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Baron Vladimir Harkonnen (10110 AG - 10193 AG) was the penultimate ruler of House Harkonnen, and the chief architect in the demise of Duke Leto Atreides I of House Atreides during the latter part of the reign of Shaddam IV.
Born the son of a Harkonnen Baron, Vladimir showed an early interest in attaining power, and was trained to become the heir to House Harkonnen, ahead of his more mild-mannered half-brother Abulurd. During this time, his father served as head to the House Harkonnen and as Siridar and Baron of the planet Giedi Prime.
Vladimir built upon the earlier success of his predecessors, gradually making House Harkonnen more successful through blackmail, subterfuge and treachery.
However, his expectations in this sense were not easily achieved. He deemed Glossu too brutish and stupid to be an effective successor. And despite showering Feyd-Rautha with praise and the promise of eventual leadership, his hold over the cunning and impulsive youth remained tenuous.
The Baron recognized efficiency and talent in people, and he has shown remarkable insight in knowing people. This was shown plainly in the promotion of Kryubi and the maintenance of the twisted Mentat, Piter de Vries. This was also implied in the way he developed the roles his nephews (Feyd and Glossu) eventually took, in an ultimate, yet unsuccessful plan to reinstate Harkonnen power in Arrakis.
In addition to sadistic homosexual tendencies, Vladimir Harkonnen also harbored destructive personal inclinations. He had a penchant for medical procedures that encouraged skin infections, and revelled in devising elaborate torture methods for his enemies. Additionally, he flaunted his morbidly obese body form and the health complications that went with it.
As a leader of a Major House, Vladimir proved to be incredibly cruel, earning House Harkonnen its notorious reputation. He had no qualms in using widespread torture, murder and slavery to maintain power. The cruelty also characterized the way House soldiers and administrators handle subordinates and prisoners. And though he was generally cunning, his arrogance and intense hatred of House Atreides proved to be his un-doing.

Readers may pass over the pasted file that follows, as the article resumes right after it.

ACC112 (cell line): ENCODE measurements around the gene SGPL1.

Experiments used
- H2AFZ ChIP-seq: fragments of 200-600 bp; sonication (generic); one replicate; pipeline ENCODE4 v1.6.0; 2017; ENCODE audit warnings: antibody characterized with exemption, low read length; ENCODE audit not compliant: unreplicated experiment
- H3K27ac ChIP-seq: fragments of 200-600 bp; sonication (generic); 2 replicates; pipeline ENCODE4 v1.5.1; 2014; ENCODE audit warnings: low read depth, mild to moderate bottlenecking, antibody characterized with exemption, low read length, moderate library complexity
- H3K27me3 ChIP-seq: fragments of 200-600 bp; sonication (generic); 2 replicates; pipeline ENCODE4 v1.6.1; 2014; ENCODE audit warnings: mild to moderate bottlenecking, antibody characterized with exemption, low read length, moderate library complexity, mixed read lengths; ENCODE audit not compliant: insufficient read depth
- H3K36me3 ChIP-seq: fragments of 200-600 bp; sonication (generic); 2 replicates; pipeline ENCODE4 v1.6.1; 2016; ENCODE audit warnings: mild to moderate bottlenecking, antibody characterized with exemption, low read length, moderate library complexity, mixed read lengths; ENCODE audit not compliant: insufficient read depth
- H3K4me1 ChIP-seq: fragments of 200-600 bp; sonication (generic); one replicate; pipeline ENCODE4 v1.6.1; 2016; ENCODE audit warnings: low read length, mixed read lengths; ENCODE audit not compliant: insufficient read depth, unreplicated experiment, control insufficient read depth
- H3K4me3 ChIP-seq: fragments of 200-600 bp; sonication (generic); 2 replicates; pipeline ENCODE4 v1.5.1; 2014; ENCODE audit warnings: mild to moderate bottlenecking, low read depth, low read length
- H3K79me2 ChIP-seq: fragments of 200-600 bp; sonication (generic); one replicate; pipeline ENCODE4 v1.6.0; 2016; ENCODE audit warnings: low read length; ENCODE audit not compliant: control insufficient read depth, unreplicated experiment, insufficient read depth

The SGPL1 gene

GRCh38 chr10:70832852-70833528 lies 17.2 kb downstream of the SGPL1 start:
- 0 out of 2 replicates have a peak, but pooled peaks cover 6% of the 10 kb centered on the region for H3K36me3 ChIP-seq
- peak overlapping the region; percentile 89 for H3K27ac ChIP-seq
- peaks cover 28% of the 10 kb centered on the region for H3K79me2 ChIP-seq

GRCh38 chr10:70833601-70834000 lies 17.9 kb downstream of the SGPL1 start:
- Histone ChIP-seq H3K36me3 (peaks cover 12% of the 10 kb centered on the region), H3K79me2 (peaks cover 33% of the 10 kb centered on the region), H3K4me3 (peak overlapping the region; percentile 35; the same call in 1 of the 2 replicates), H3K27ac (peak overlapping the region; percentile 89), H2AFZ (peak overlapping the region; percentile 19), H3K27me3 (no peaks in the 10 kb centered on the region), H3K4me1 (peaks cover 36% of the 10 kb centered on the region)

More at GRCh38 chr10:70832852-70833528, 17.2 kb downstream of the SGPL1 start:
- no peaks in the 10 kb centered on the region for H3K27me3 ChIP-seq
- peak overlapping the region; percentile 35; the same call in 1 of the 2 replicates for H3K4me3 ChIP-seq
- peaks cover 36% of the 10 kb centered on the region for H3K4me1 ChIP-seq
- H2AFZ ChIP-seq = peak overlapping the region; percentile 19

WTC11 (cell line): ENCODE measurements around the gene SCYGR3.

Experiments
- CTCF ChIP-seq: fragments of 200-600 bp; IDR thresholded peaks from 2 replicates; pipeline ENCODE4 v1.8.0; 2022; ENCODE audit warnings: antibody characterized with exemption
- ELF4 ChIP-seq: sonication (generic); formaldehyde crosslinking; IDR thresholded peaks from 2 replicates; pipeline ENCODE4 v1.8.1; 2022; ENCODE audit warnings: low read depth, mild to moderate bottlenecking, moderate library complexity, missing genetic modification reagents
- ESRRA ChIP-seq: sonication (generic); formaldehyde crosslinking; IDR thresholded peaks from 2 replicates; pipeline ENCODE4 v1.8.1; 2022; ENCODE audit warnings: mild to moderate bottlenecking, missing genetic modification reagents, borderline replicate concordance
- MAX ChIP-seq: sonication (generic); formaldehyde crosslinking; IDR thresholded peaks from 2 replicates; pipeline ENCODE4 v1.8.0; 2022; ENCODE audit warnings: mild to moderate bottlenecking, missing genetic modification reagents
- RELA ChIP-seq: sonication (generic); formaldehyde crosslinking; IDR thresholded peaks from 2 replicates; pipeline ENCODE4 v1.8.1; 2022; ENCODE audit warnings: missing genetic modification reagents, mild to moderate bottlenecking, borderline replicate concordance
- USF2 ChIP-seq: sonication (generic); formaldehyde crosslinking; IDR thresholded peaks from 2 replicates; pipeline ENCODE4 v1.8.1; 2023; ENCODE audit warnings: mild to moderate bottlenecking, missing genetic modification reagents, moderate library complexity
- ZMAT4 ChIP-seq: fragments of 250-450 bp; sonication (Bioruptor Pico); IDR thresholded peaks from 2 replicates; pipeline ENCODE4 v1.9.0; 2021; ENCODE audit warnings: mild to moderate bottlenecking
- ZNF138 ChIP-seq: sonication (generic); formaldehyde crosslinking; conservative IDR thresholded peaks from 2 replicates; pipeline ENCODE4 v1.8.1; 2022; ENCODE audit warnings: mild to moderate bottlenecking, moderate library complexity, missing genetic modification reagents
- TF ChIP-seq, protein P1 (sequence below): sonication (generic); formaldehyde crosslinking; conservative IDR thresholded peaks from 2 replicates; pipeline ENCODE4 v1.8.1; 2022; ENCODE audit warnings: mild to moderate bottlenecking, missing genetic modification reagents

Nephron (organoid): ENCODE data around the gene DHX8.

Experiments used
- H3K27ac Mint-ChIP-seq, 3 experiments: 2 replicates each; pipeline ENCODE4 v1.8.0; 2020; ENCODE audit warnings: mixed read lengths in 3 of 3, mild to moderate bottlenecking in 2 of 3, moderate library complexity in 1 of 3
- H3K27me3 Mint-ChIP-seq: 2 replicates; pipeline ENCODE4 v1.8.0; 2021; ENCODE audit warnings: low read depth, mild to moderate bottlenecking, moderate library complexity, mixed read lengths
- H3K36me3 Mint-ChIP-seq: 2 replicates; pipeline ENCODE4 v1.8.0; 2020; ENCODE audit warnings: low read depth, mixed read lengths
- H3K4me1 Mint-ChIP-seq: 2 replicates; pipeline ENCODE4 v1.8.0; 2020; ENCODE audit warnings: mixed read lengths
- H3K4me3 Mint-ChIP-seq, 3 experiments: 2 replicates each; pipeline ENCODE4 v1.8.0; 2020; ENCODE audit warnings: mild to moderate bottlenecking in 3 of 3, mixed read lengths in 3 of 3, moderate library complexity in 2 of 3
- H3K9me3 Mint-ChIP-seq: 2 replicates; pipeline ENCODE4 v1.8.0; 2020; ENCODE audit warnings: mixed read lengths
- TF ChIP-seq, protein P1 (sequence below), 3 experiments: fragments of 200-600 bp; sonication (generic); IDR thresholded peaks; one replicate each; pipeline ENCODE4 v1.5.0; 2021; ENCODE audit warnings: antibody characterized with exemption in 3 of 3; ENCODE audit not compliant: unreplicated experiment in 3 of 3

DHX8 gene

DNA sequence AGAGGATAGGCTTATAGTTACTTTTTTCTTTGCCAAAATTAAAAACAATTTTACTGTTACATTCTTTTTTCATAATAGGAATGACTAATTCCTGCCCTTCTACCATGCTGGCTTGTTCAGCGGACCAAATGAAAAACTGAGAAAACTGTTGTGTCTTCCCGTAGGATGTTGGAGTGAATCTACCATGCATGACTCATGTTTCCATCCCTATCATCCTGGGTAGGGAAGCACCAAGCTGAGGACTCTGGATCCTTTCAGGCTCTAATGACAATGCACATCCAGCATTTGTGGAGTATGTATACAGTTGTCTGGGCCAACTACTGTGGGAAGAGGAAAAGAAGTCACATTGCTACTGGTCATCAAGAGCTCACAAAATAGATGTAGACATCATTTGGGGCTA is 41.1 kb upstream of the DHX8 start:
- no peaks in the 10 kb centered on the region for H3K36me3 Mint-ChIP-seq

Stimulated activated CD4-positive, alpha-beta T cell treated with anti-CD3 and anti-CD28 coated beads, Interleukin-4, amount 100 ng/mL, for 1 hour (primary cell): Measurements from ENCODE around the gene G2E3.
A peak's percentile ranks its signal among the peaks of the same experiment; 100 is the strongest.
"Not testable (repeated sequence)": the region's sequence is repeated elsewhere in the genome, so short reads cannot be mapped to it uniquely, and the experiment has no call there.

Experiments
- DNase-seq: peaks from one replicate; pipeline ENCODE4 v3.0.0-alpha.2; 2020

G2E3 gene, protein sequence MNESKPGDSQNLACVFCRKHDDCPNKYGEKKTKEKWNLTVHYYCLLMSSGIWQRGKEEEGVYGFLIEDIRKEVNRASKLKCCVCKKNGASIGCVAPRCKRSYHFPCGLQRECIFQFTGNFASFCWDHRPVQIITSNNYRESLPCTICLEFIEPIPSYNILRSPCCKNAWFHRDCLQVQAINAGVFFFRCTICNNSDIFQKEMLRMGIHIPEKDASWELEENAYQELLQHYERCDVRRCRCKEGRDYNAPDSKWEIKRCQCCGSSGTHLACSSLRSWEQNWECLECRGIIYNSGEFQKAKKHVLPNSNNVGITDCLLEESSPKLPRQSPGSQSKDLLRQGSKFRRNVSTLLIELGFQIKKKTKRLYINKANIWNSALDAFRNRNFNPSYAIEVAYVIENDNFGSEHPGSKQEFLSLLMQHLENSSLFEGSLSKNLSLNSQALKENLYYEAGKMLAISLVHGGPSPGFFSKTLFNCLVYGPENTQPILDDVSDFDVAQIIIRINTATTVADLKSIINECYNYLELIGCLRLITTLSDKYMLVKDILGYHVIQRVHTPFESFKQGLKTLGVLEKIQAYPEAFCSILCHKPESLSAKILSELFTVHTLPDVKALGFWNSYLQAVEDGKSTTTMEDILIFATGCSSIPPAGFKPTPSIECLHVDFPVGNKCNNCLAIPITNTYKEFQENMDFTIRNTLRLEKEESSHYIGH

Death on ArrakisEdit
Vladimir Harkonnen died during the defeat of House Harkonnen and Sardaukar forces at the hands of the Fremen on Arrakis in the year 10,193. While watching the looming Fremen forces he was poisoned with a Gom Jabbar, wielded by a young Alia Atreides, his granddaughter.
When he was killed by Alia, House Harkonnen passed to his na-Baron, Feyd-Rautha Harkonnen. He challenged Paul Atreides to a duel, which Paul won. After Paul defeated Feyd, House Harkonnen passed to the next living heir, the Lady Jessica, who declined the title. Paul then ruled that House Harkonnen passed to himself as the last living heir, and became subsumed into the throne.
However, death was not the end for Vladimir. Paul's sister, Alia, was born with her ancestral memories in the womb, including Vladimir himself. Alia fell victim to the Bene Gesserit prediction and initially shared control of her body with the Baron, gradually falling under his power. The vengeful desires of the residual Vladimir Harkonnen persona proved fruitless due to Alia's eventual success in overcoming her possession by suicide.
In his later years, the Baron's most notable feature was his corpulent frame. Vladimir's sheer weight required belt-mounted suspensors to retain mobility, which allowed him to float in midair from place to place, as he was unable to walk under his own power unassisted. The Baron's weight was attributed to a degenerative disease transmitted to him sexually by the Reverend Mother Gaius Helen Mohiam.
Behind the Scenes Edit
In the 1984 movie adaptation of Dune, Vladimir Harkonnen was played by the late Kenneth McMillan. In the 2000 Dune and 2003 Children of Dune mini-series the character was played by Ian McNeice. In the former, Harkonnen was given more gritty and hideous appearance, including the presence of black pustules that constantly require draining, as well as made significantly more unstable than in the original book. His fate was also altered slightly in the 1984 film as well: Alia, instead of merely poisoning him, proceeded to also telekinetically shove him through a damaged wall during the climactic battle, resulting in a giant worm devouring him.